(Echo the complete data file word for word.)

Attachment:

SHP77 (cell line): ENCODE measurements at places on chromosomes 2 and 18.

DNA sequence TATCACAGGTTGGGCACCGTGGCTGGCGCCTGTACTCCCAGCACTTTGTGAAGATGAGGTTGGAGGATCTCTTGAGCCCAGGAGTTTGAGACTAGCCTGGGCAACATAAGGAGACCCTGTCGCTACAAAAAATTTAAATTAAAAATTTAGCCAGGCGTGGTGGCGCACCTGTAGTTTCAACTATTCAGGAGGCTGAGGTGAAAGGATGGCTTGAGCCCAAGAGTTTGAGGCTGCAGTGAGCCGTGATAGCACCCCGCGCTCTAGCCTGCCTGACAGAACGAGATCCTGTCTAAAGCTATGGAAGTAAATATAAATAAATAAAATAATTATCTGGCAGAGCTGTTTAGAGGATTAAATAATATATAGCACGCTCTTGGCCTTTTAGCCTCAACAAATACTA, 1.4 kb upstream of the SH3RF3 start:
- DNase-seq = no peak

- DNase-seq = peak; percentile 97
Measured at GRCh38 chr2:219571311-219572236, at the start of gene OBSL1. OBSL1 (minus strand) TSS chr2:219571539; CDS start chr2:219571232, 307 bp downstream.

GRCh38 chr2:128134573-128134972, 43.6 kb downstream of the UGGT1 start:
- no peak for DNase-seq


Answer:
SHP77 (cell line): ENCODE measurements at places on chromosomes 2 and 18.

DNA sequence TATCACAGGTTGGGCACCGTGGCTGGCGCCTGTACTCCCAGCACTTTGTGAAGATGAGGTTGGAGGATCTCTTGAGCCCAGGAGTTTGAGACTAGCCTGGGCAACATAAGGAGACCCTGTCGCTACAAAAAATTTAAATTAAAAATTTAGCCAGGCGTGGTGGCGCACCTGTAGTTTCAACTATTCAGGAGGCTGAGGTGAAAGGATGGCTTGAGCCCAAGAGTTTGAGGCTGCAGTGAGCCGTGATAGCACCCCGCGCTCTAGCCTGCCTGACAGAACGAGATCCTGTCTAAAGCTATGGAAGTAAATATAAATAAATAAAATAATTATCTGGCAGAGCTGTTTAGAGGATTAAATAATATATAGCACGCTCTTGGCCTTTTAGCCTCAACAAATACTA, 1.4 kb upstream of the SH3RF3 start:
- DNase-seq = no peak

- DNase-seq = peak; percentile 97
Measured at GRCh38 chr2:219571311-219572236, at the start of gene OBSL1. OBSL1 (minus strand) TSS chr2:219571539; CDS start chr2:219571232, 307 bp downstream.

GRCh38 chr2:128134573-128134972, 43.6 kb downstream of the UGGT1 start:
- no peak for DNase-seq